London & South East

Making exercise accessible for all

Horley Leisure Centre

The £9 million Horley Leisure Centre opened its doors for the first time on Monday 9th January 2012.

Located in Anderson Way on Court Lodge Road, the centre replaces the existing Horley Anderson centre, which opened in 1974.

The new state-of-the art facility boasts a range of exciting facilities, including a 25 metre six-lane swimming pool with ramped access for disabled users, a teaching pool and a fitness gym with 45 exercise stations and free weights. Additional features include a four-court multiuse sports hall and an exercise and dance studio, along with separate male, female, family, group and disabled changing areas.

Comprising approximately 2,500 sq ft of space, the timber frame building is spread over two floors and has incorporated a range of highly sustainable features. These include a biomass boiler with a burner that is suitable for woodchips and wood pellet, photovoltaic cells and a lighting scheme based on daylight saving and PIR sensors.

Landscaping has included the provision of cycle parking and 150 car parking spaces, which are shared with the neighbouring Horley Town Football Club.

Executive Member for Healthy Communities, Councillor Adam De Save, said:

“The Council has invested £9 milion in the development of the new Horley Leisure Centre, which will vastly improve sport and leisure opportunities for the local people.

“The centre looks amazing and provides fantastic new facilities to help people of all ages and abilities keep healthy and active. We’ve had a lot of positive feedback already from residents and sports clubs, who are keen to be able to get in and use it for the first time, and I hope they will be as pleased with their new leisure centre as we are.”

Reigate and Banstead Partnershop Manager, David Hughes, added:

“This fantastic new centre benefits from a wide range of the latest fitness and leisure equipment and offers a huge choice of activities, with something to suit every member of the community regardless of age or fitness level. We hope that this flagship facility will help to encourage participation in physical activity and promote a healthy lifestyle.”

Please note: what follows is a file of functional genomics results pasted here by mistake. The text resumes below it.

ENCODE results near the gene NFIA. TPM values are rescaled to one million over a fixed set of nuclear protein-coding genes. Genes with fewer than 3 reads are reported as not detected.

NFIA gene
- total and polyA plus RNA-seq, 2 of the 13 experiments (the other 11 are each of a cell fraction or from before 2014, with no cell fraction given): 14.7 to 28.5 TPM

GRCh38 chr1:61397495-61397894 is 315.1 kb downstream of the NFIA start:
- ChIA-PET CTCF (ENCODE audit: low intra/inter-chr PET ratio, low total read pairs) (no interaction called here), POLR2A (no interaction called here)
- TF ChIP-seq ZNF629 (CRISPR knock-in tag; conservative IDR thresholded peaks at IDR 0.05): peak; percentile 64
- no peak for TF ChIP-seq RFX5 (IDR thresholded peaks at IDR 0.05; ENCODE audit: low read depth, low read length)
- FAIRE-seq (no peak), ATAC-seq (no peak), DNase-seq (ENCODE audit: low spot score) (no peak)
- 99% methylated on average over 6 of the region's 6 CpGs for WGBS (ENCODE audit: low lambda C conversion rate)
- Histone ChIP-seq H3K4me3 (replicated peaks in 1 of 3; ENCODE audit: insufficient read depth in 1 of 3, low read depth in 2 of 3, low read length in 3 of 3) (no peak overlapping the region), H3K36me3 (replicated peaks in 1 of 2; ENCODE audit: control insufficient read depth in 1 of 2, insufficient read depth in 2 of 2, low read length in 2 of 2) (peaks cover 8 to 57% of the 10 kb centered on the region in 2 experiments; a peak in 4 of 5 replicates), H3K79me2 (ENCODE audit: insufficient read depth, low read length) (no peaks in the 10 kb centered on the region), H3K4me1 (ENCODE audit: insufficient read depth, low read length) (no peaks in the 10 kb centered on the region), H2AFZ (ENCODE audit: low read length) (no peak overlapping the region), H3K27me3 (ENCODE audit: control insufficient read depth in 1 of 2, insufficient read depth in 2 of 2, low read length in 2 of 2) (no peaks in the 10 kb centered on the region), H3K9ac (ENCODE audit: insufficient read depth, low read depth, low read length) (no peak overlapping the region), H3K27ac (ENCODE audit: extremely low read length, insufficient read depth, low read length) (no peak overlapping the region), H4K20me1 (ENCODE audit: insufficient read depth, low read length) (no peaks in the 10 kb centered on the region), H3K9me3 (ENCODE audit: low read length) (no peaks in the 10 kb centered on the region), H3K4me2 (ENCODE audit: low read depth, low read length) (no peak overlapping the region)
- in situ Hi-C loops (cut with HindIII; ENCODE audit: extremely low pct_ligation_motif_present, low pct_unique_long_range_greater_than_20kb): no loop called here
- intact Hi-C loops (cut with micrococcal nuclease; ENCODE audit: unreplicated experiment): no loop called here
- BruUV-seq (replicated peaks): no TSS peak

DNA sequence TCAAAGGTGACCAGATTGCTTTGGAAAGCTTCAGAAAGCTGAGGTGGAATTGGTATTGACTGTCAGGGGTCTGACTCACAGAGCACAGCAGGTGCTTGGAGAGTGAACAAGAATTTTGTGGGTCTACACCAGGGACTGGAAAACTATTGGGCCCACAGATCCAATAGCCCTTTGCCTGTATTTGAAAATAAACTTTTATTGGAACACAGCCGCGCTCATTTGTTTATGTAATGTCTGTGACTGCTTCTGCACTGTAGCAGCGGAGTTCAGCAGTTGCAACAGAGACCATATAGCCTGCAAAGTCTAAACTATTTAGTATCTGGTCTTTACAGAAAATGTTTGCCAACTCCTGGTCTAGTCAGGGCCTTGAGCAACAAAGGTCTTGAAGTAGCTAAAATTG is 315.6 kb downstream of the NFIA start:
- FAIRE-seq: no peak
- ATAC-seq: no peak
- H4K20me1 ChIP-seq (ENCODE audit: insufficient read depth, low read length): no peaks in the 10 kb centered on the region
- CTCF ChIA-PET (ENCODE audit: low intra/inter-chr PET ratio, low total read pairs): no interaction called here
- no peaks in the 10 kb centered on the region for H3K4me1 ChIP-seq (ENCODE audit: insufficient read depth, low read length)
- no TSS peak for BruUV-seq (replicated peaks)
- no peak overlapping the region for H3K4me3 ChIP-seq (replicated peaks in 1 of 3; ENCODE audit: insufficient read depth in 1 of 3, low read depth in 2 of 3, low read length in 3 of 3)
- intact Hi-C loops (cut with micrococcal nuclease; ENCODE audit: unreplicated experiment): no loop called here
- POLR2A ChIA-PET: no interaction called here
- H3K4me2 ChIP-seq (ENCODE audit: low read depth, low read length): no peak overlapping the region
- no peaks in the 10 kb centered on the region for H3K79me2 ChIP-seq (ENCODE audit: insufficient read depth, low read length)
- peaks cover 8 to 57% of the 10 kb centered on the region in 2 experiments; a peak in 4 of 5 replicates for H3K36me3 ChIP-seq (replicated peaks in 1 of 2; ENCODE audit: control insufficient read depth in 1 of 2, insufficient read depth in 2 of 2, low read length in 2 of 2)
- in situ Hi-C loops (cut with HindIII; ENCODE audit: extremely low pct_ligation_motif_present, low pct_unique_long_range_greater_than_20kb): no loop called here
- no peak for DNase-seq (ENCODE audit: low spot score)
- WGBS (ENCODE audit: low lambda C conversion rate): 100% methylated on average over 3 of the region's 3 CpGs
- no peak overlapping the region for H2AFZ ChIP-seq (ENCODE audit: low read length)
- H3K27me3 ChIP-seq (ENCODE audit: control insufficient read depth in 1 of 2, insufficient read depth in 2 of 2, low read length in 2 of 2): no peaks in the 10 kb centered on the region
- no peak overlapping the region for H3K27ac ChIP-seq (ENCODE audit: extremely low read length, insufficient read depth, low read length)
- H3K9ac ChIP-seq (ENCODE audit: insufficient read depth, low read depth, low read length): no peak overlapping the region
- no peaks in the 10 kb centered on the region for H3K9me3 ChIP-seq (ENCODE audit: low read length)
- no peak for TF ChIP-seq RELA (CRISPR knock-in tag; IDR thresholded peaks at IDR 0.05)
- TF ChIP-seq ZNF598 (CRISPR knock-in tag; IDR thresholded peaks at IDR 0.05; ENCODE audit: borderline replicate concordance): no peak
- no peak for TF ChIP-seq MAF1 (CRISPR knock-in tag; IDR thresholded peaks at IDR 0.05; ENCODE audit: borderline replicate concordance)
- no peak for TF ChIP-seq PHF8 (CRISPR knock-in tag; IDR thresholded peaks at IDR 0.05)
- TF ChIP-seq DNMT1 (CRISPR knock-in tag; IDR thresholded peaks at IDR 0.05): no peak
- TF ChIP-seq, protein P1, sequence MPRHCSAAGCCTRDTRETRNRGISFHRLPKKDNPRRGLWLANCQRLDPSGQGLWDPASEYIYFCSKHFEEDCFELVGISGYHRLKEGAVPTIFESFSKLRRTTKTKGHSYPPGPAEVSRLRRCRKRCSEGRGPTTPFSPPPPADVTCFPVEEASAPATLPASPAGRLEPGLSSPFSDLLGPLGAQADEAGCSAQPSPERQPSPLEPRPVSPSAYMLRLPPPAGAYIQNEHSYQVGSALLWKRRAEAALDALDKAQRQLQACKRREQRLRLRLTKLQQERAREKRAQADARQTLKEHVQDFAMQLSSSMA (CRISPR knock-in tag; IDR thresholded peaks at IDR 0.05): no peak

Horley Leisure Centre

An important aspect of the centre’s design is the concept of making exercise accessible for everyone. In order to facilitate this, the pool has full length ramped access with waterproof wheelchairs and a poolside hoist for disabled users. There are also four fully equipped disabled changing rooms, two of which are fitted with ceiling-mounted electrical hoists to assist carers. Furthermore, the centre has high visibility signage with captions in Braille, a hearing loop system and tactile paving around the outside of the centre.

The centre has also been designed to be as energy efficient as possible in order to minimise the impact on the environment and reduce running costs. In a first for a GLL operated centre, the biomass heating system will supply 100% of the heating during the summer months and approximately 75% in the winter. A UV system for cleaning and removing the bacteria from the pool will use half the amount of chlorine that a pool of this size would normally require, whilst the pools themselves have thermal covers that reduce water heating costs by 30%.

Community values also played a major part in construction process. Out of the 80 subcontractors used on the project, 26 were local companies that provided work for local people and reduced the impact on the environment from commuting to the site.

Also on board were S& P Architects – who provided technical expertise for the Olympic London 2012 Aquatic Centre – and main contractor Pellikaan Construction Ltd, who has completed over 900 leisure centre projects across Europe.

Gert-Jan Peeters, Pellikaan Construction Ltd, said:

“This has been an interesting project for Pellikaan as we were able to use the sustainable techniques that we have used on previous projects, in England as well as abroad.

“One challenge arose in the early stages of the project and led to the design being changed in liaison with the architect. As a result, the basement was reduced in size by 50% and a mezzanine floor was introduced in its place.

“However, the project has nonetheless progressed very well and it has been a pleasure to work with this team, both with the client and the architects.”

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